Waynesboro Summer Enrichment Academy Success

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WAYNESBORO – Azael Chaparro was busy creating his tale of Jack on Monday afternoon in a classroom at Berkeley Glenn Elementary School. The 10-year-old was in a storytelling class, which was part of the Waynesboro Public Schools Summer Enrichment Academy.

Barb Lawson, who teaches the storytelling class, explained that Jack’s tales include a character named – surprise, surprise – Jack, who can be smart or brave or ignorant or lazy. The tales originated in England and so many times Jack’s tales involve a castle, but since many people have crossed the ocean, they brought the stories with them.

“All of Jack’s stories here, pretty much all of them, are in the Appalachians,” Lawson said. “Since we don’t have castles here, people have adapted their stories. So there are the houses of the rich… they use things that are meaningful to the people here.”

Jack Chaparro was brave. The student explained that Jack met Mickey Mouse and Elmo and the three went on an adventure, only to find a bear.

“They’re trying to find a place to hide, but they can’t because the bear has found them,” Chaparro said. “Then Jack got up and punched the bear.”

Jack’s famous tales include “Jack and the Beanstalk”, “Jack the Giant Killer” and “This Is the House That Jack Built”. On Monday, a student asked Lawson if he could use Jack and Jill. Lawson said it was an idea, but suggested he tweak it a bit from the famous nursery rhyme.

“Maybe they didn’t come up the hill,” Lawson said. “Maybe they went somewhere else.”

Lawson taught a series of six different story types in the classroom, including Tell Me Why Fractured Stories and Fairy Tales. She begins each class by telling a story, then the students create their own.

“It boils down to, all stories have characters and they have a problem. The problem is solved and either it’s solved or they try to solve it. That’s what a story is,” Lawson said, a local actress who taught for 22 years. and now travels with the Virginia Commission for the Arts to tell stories.

Students work on their own stories during a storytelling workshop at Berkeley Glenn Elementary School on Monday July 19.  The course was just one of many courses offered during Summer Enrichment Academy in Waynesboro.

The Summer Enrichment Academy kicked off June 7 in Waynesboro with 120 students at each site. For the first half of the elementary program, the students were at Wenonah and William Perry. The half s, which ends this week, has students at Berkeley Glenn and Westwood Hills. Kate Collins Middle School is also a section of the Enrichment Academy.

“The morning is more academic, although very focused on project-based learning, very active and interactive learning,” Superintendent Jeffrey Cassell said at a recent school board meeting.

In the afternoon, the school system partnered with the Waynesboro Family YMCA, which, along with the Wayne Theater and the Office on Youth, among others, offers a variety of activities like the storytelling class.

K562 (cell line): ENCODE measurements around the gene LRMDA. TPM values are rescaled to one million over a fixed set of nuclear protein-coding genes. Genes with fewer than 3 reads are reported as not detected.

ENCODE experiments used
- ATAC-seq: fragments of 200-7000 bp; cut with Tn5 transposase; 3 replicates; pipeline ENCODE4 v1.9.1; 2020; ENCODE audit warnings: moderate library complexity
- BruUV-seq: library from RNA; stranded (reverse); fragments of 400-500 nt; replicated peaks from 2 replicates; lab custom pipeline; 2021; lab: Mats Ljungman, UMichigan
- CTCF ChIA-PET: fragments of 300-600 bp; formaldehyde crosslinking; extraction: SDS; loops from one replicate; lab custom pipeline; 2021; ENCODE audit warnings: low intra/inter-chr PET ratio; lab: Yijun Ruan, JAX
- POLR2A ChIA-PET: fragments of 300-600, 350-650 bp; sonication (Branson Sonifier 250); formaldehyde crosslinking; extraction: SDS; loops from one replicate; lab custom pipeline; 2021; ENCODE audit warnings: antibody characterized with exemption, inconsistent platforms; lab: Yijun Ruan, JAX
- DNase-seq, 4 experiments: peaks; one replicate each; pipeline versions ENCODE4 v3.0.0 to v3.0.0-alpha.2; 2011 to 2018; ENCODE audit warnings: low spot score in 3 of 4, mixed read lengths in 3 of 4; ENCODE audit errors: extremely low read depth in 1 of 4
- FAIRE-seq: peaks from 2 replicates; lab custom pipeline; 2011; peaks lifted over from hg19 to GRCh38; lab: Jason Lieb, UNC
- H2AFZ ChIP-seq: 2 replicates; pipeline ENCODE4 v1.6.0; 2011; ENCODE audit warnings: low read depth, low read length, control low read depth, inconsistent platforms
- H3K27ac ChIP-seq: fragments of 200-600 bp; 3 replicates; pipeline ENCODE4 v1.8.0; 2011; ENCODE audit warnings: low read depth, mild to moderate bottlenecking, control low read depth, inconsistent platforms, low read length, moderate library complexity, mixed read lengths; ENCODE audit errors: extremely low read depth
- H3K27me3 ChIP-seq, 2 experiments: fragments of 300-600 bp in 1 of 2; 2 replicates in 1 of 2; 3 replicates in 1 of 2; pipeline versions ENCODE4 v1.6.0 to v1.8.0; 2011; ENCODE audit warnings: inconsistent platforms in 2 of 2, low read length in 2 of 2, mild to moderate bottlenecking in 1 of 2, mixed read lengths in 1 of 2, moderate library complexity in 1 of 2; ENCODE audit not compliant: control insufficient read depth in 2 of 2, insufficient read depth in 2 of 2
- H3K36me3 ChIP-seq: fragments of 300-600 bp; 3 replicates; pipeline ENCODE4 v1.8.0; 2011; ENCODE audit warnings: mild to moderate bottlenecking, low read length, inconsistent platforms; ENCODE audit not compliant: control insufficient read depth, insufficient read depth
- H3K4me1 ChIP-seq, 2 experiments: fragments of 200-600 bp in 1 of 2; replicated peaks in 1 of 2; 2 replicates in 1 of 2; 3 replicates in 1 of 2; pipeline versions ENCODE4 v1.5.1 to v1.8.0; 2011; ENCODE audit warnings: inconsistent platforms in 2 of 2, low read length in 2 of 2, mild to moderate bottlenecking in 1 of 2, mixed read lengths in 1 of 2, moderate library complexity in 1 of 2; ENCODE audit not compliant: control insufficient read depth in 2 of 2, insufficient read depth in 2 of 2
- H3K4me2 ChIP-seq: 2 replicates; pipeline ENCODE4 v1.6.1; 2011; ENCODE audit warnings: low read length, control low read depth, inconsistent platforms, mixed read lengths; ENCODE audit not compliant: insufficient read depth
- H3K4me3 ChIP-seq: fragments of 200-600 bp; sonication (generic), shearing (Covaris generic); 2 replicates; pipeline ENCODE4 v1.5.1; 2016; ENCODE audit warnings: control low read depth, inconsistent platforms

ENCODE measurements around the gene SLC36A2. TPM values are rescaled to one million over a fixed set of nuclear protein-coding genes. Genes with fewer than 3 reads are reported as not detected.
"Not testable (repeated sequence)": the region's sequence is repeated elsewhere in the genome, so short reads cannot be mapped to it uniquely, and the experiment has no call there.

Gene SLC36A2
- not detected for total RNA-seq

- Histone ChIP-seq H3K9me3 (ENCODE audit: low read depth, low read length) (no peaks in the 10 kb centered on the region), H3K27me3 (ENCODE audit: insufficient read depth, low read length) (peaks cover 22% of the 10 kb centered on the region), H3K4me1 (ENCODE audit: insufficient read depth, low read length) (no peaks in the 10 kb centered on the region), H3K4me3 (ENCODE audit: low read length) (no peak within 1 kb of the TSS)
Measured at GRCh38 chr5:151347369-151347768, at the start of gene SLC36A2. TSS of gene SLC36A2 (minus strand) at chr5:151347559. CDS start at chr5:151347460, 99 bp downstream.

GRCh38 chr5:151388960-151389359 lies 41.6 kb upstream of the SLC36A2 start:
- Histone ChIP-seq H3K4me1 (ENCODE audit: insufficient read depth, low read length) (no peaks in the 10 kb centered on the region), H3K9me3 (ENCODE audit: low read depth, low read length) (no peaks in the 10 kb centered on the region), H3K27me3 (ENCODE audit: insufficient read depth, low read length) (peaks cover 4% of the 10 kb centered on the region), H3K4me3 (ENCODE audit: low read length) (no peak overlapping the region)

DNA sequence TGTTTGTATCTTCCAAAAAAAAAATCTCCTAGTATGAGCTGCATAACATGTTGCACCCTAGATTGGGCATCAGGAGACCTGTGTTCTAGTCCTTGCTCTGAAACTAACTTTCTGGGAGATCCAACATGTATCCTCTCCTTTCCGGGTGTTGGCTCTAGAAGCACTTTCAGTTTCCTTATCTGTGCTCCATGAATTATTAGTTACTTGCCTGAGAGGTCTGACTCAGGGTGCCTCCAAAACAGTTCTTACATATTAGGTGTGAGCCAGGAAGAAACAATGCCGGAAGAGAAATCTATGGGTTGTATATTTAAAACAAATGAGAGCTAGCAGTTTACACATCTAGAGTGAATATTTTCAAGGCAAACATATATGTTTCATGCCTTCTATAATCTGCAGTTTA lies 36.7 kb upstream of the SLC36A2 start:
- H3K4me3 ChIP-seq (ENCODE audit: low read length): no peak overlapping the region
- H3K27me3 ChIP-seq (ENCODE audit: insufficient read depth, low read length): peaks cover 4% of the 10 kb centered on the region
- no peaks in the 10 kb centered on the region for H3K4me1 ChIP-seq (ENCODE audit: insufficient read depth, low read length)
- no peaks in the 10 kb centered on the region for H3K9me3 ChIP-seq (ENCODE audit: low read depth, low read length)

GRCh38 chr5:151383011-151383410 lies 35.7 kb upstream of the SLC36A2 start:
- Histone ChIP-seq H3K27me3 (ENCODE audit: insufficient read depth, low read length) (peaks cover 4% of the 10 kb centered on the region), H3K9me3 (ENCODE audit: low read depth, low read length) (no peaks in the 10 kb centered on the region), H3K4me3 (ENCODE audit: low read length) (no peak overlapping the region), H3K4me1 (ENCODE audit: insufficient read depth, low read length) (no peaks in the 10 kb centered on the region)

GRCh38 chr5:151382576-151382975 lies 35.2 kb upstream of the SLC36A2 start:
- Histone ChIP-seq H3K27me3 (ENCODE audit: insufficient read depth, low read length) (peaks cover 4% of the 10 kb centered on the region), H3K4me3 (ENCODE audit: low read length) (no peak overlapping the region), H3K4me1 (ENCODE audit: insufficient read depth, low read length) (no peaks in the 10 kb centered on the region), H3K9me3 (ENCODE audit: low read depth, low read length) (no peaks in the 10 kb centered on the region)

“Maybe it’s summer and these students can be in school, but it’s definitely not summer school,” YMCA executive director Jeff Fife told board members. ‘administration. “The energy and excitement that we saw in these kids, just walking the halls… I highly recommend going down and floating in and out of these classrooms. It’s so invigorating.”

A Waynesboro Summer Enrichment Academy student plays Simon Says in a drama class, a joint effort of Waynesboro Public Schools and the Wayne Theater.

Julia Bussey was giving an acting class on Monday. The first week she taught the basics of theater, including directing, then she taught improvisation and costumes, among other theatrical subjects.

“I’m a theater kid,” Bussey said. “These are life skills. It’s not just about playing games. It’s about learning how to interact with your friends, it’s about learning to work together in a group, it’s about learning how to world interacts around you. “

In addition to storytelling and drama, there were also art, music and dance classes throughout the Wayne. On Monday at Berkeley Glenn there were also bike safety and internet safety courses run by the Waynesboro Youth Office.

“It’s just a great opportunity for the kids to connect with each other and with material in a way that they normally can’t use,” said Lesley Larsen of the Wayne Theater. “It’s a great opportunity to introduce some of these kids to a new way of expressing themselves. And after 16 months of COVID, they have a lot to express.”

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Patrick Hite is The News Leader education and sports reporter. Story ideas and advice are always welcome. Contact Patrick (he / his) at [email protected] and follow him on Twitter @Patrick_Hite. Ssubscribe to newsleader.com.



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